Safe House – Chris Ewan

719v3y6bglTitle – Safe House

Author – Chris Ewan

Published – 2012

Genre – Crime fiction

I don’t have my own Kindle, but with a 20p offer at Christmas combined with 700+ 5 star reviews on Amazon, this seemed worth persuading my nearest and dearest to lend me their eReader.

This started off as a cracking read with a style that made me think of Dick Francis. The setting is the Isle of Man and the hero is Rob, a “heating engineer” and keen motorcyclist. When Rob comes round in hospital after a motorbike crash and asks about his passenger no-one knows anything about her. She wasn’t taken to hospital and the implication from the Police and Doctors is that his grief at the recent loss of his sister has affected his memory.

Fretting over this mystery Rob is helped by a detective who has been asked by Rob’s Mum to investigate the death of his sister. They quickly make a startling discovery at the cottage where Rob first met his mystery girl, and it becomes clear that there is much more going on than meets the eye.

I couldn’t read the first half of the book quickly enough, but somewhere along the way the it lost me. Now it might just be that I was reading it on the kindle and I find that can affect how I feel about a book, but I suspect not. The action was divided between several locations and points of view, and I felt this gave away parts of the story which I would have preferred Rob to uncover for himself, it took some of the mystery away for me.

I enjoyed the setting of the book – there aren’t too many set on the Isle of Man, and it was a great introduction to the area. It’s obvious that the author knows the location well and seemed to make the most of the variety the island offers. Rob is an engaging although reluctant hero, very much in the mould of a Dick Francis character, he is also a pretty battered hero too! What did disappoint me, however, was that the motorbike and TT interest of Rob and his family wasn’t really used in the story – which seemed a bit of a wasted opportunity.

Probably too much action and too little detection for me. But at 20 pence you can’t knock it!

You can see another point of view from Luca Veste.

Score – 3/5



  1. Sue – Thanks for the fine review. I’ve had that happen to me too, where I ‘dove into’ a novel only to find myself losing interest about halfway through. There are several reasons that can happen but anything that takes away some of the mystery and anticipation is certainly a big one. The setting gets my interest too; as you say, there aren’t many novels set in the Isle of Man. I’ll have to put this one on my ‘wish list’ even if there were things one would change about it.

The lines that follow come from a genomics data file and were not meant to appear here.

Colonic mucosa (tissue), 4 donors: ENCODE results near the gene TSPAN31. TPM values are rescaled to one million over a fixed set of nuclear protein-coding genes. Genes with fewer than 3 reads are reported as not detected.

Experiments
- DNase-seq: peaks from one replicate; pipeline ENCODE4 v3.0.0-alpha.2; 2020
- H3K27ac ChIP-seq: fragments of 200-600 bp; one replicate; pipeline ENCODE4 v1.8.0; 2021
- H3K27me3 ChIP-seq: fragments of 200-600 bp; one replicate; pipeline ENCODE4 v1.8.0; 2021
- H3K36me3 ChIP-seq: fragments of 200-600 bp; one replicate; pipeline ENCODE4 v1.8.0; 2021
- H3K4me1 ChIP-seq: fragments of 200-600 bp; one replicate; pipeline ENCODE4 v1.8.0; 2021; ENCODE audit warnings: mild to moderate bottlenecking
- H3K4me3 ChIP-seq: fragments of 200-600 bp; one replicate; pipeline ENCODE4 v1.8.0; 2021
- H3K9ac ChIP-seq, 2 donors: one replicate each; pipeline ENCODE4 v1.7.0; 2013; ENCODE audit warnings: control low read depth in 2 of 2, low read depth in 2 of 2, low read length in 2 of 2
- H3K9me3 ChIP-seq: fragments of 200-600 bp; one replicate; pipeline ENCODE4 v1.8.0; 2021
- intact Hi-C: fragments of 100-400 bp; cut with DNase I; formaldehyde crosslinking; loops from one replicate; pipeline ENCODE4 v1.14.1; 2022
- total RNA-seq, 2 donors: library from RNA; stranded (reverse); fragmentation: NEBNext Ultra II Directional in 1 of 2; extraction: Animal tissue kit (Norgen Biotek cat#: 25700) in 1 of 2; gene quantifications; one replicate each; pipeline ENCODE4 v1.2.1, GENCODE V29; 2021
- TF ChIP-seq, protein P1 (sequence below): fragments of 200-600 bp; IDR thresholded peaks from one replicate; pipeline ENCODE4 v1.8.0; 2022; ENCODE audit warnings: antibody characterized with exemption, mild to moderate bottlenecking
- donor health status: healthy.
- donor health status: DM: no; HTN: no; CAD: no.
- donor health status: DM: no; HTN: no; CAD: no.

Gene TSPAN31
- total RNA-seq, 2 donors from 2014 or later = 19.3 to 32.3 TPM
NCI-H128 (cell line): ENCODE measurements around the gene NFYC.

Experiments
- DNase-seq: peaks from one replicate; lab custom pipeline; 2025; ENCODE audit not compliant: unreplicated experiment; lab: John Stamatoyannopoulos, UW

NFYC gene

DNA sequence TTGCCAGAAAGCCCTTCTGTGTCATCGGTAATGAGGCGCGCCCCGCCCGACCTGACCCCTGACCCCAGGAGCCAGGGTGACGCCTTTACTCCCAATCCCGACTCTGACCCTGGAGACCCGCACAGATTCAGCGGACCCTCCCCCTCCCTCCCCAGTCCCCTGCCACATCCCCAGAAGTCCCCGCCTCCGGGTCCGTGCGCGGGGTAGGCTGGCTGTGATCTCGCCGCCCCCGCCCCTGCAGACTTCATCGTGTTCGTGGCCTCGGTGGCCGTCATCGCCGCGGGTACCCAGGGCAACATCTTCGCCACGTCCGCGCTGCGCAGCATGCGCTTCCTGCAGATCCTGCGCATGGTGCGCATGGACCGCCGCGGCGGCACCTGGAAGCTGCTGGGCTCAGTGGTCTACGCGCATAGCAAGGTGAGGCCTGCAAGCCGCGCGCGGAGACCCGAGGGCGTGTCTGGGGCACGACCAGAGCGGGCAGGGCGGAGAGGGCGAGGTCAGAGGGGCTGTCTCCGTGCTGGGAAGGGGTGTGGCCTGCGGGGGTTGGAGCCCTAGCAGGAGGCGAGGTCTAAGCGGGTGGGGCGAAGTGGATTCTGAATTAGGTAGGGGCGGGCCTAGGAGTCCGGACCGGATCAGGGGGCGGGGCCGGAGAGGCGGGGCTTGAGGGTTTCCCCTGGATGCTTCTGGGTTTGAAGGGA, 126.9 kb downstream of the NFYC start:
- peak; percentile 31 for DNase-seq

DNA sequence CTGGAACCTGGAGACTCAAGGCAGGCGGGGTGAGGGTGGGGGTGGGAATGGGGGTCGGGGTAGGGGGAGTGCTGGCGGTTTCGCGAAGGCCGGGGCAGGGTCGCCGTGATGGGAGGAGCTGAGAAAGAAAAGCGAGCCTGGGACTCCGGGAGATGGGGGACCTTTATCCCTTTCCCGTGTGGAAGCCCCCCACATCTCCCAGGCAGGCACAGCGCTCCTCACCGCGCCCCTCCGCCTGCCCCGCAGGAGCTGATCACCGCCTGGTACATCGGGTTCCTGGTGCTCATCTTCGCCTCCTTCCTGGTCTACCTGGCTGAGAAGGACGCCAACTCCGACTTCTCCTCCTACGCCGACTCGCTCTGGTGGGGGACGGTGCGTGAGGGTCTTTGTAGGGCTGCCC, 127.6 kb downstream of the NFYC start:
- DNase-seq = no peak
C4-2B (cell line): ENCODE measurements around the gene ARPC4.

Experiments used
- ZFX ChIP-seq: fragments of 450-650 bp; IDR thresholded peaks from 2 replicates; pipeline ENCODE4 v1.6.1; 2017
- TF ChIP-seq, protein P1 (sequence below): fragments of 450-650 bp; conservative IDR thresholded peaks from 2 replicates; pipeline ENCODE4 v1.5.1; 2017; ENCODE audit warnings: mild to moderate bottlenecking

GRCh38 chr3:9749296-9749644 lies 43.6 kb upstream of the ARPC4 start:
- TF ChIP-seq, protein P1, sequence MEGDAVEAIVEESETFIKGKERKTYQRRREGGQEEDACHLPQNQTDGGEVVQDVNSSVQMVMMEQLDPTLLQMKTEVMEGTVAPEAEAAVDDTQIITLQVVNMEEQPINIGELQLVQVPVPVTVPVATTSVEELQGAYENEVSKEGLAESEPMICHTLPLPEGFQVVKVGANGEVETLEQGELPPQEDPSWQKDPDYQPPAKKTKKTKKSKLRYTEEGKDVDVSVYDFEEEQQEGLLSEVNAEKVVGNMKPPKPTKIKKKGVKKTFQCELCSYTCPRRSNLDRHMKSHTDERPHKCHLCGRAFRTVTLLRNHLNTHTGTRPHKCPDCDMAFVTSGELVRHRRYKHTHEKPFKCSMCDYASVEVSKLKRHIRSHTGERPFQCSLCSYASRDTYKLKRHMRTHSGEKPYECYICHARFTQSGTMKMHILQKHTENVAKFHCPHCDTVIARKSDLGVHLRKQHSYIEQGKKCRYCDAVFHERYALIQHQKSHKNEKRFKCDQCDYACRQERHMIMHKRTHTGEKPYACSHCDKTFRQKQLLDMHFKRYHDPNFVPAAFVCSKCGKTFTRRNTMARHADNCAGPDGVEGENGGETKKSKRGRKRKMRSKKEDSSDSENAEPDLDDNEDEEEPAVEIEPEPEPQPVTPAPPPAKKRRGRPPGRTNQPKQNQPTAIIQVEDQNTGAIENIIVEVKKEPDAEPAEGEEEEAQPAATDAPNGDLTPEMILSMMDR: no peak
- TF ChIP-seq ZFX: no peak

2. I also picked this book up while it was on offer and I saw it being mentioned a lot on Twitter. I’ve yet to read it, but I like this review and get a good sense of the book from it. I’ll give it a go and see what happens.

  3. The family wasn’t so keen on the more recent Francises, so Ihaven’t read one for a while, but when I’m next home I’m planning atrip back into the world of horse racing and murder mystery andtough-but-damaged heroes in memory of the author. I just asked myfather if he’d really enjoyed receiving a Francis every Christmas orif they were just grin-and-pretend-you-like-it presents, andhe told me they were “always interesting, but a bit in one ear and outthe other”. My mother, however, described them as “chick lit for men”and I think that’s a fair summing-up. So here’s to you, Mr Francis,and the glimpse into another world you provided to my teenage self.

    1. My Dad used to give me one every Christmas & I would try to save them for as long as I could before I started. There were even years where they sat on the bookshelf still in their wrapping paper. I think writers publish books much more frequently now!

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